Jones Day is not representing President Trump, his campaign, or any affiliated party in any litigation alleging voter fraud. Jones Day also is not representing any entity in any litigation challenging or contesting the results of the 2020 general election. Media reports to the contrary are false.
Jones Day is representing the Pennsylvania GOP in pending litigation brought by private parties in April 2020 and the Pennsylvania Democratic Party in August 2020. In that litigation, the Pennsylvania Supreme Court issued an order extending the statutory deadline to return mail-in ballots established by the Pennsylvania General Assembly.
The Republican Party of Pennsylvania, through Jones Day, has sought review in the United States Supreme Court on the ground that the order is unconstitutional because it usurped the Pennsylvania General Assembly's plenary authority to determine election procedures including the deadline for absentee ballots. The United States Supreme Court is currently deciding whether to grant certiorari. Four justices agreed with our client's position, and voted to grant a stay, indicating that they believed there was a fair prospect of review and reversal by the Court. Three justices have issued a statement that there is "a strong likelihood that the Pennsylvania Supreme Court's order violates the U.S. Constitution." On November 6, Justice Alito ordered Pennsylvania election officials to segregate ballots arriving after the statutory deadline to preserve the issue and to have a record of the vote with and without the segregated ballots.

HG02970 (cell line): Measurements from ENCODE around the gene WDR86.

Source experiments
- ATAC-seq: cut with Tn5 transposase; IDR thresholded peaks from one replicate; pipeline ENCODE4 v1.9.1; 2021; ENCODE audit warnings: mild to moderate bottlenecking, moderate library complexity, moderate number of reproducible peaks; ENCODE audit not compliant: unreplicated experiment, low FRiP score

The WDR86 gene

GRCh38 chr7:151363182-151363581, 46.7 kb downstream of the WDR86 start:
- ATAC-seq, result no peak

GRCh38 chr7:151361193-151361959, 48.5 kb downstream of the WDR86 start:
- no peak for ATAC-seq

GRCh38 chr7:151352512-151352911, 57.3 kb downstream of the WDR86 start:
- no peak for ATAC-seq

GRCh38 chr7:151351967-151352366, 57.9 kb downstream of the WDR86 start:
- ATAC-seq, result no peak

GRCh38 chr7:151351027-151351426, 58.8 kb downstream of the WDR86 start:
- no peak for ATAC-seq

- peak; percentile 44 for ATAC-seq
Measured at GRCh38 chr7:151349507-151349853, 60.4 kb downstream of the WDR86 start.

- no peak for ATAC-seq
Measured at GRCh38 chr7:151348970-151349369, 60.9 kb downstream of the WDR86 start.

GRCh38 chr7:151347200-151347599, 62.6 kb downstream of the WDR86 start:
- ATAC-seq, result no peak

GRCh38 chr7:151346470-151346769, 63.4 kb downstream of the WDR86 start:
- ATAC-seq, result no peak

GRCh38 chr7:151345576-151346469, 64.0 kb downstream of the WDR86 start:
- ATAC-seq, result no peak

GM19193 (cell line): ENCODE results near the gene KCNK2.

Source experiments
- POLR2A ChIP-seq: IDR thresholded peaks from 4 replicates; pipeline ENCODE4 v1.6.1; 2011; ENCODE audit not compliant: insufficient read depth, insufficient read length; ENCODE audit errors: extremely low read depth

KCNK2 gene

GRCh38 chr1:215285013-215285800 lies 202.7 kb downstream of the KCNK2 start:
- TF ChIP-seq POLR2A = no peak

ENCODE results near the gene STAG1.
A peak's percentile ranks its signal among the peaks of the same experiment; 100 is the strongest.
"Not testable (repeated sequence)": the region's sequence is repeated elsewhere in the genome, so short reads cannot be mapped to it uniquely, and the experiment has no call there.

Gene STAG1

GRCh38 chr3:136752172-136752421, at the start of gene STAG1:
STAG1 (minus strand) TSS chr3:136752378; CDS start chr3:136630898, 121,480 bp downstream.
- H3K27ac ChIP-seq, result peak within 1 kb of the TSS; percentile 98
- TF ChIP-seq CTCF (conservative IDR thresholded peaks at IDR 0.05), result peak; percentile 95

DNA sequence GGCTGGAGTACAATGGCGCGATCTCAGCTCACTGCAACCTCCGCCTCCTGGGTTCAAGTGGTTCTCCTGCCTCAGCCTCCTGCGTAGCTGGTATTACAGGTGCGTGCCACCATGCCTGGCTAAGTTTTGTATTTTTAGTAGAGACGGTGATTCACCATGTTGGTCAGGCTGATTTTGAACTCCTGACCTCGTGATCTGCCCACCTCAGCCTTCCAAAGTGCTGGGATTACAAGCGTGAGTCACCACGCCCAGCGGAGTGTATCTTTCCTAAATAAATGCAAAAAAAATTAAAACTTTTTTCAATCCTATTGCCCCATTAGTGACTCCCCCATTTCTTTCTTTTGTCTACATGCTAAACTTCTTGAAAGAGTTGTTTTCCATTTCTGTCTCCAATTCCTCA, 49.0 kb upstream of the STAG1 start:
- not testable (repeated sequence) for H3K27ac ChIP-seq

This case presents an important and recurring rule-of-law question under the U.S. Constitution. Indeed, on November 9, seventeen (17) States filed amicus briefs supporting this cert petition and asking the U.S. Supreme Court to grant review.
Jones Day will not withdraw from that representation.
Jones Day expects that the media will correct the numerous false reports given the facts set forth above, all of which were readily verifiable in the public record.